January 14, 2010

A really mellow New Years on the Alizé that gradually became the opposite of mellow.

So - it was a simple idea, ring in the new years while bobbing around on an anchor. The weather was wet and mild. It was cold but a dead calm - no wind. We had loads of great food and drink, we had a stack of Uno cards, good music, good friends - this was lining up to be a real easy going New Years celebration.

So, we put on the rain gear and crossed Puget Sound to my favorite little nook, the mooring balls on the South end of Port Madison - very quiet, very quaint - a sleepy little spot.
This was sort of the high water mark for the evening and for me. At this moment you will notice we have full electricity in the cabin. The dinner came together without a hitch. I still have a look of confidence in my face - that will soon disappear (as will the electricity).
Okay, at this moment I am realizing I have a fever from a cold that I had previously been in denial about. This is not interesting except - due to the head cold, i wasn't thinking straight and forgot to switch batteries to the deep cycle. So...we lost electricity and that means we would not be able to start the engine in the morning. So we would have to sail back to my slip under sail. No big deal, I have done it before, as long as the winds are agreeable - everything will be gravy.

Aside from that - morale is soaring.

Midnight came, and under lantern light we wrote down our new years resolutions and burned them in the fire. My resolution was to remember to switch my battery to the deep cycle.

And then we played Uno which everyone excelled at, except me.

Then the next day, things became harrowing. As we began our sail home, the quiet Puget Sound picked up from a dead calm to a freakish gale. I had to drop all sails and put up a reefed main to keep the Alizé from heeling over uncomfortably.

With only a reefed main I couldn't make progress sailing upwind, so I resigned to running downwind. This meant saying goodbye to Seattle. If I had the engine, which i normally do, none of this would have mattered because I can grind the diesel into the wind.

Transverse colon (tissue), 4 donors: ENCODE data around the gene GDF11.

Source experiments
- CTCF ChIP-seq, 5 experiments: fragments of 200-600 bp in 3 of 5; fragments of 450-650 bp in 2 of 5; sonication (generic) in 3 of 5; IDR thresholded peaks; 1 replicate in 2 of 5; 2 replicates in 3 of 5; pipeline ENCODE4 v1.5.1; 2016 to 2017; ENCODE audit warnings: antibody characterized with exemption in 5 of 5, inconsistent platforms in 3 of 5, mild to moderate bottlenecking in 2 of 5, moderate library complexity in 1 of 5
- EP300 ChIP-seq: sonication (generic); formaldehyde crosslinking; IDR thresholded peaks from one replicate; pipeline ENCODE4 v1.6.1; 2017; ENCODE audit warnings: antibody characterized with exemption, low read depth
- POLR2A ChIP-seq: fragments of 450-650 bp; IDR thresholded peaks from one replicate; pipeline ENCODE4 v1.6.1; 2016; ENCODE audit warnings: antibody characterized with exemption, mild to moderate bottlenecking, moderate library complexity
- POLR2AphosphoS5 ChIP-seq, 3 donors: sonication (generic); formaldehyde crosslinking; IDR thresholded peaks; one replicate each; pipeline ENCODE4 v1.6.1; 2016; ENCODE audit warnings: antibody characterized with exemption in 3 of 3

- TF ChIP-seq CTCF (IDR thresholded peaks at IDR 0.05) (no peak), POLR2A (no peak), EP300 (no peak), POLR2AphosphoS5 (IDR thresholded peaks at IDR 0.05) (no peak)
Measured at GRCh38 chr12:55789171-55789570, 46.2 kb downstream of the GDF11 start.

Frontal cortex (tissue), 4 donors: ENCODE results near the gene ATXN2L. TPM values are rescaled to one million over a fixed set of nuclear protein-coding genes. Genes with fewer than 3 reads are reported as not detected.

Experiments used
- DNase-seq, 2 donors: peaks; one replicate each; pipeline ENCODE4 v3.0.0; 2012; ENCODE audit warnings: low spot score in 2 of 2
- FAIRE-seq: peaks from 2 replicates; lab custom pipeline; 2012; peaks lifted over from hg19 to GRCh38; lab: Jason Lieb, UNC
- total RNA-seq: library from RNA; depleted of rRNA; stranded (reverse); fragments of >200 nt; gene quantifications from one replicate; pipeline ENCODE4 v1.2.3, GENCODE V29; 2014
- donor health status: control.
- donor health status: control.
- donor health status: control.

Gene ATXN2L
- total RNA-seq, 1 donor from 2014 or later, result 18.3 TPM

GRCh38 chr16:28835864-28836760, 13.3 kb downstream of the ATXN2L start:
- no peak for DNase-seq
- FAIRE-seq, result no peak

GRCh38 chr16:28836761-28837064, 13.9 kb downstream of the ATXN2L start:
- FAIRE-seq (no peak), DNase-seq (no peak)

In an attempt to keep the boat from breaching in the 5-6 foot breaking surf, we continued to run downwind. My hat flew overboard. The boat began hydroplaning, thereby exceeding hull speed. Lisa became sea sick. I will admit that I really didn't have much of a plan at this point.

We continued to run downwind. Fortunately, there is a lot of water downwind. If we had to, we could have hydroplaned all the way to Canada. This would not have been pretty, but I took comfort knowing that it was an option on the table.

Ultimately we made an emergency sail into Edmonds Marina at hull speed and hoped for the best. Which is what we got. Nobody had any a priori knowledge of the layout of the marina, but we soared in and were relieved to find this large fishing boat with huge metal handrails all around its deck. I plowed in, turned the bow into the wind to kill the speed, then tipped it towards port so that the crew could grab onto the rails and lash lines around cleats so as to secure our vessel before the winds grabbed us again and spit us into the breakwater.

And that was it, our ride was over. I felt like Sandra Bullock in Speed. Freeny said he felt like Keanu Reeves in Speed, but I have always had a thing for Sandra Bullock, so that's where my mind went.

Incidentally, nobody was taking pictures for this part of the sailing trip. So, the only images we have are these, the aftermath shots once our vessel was strapped to the Edmonds Marina.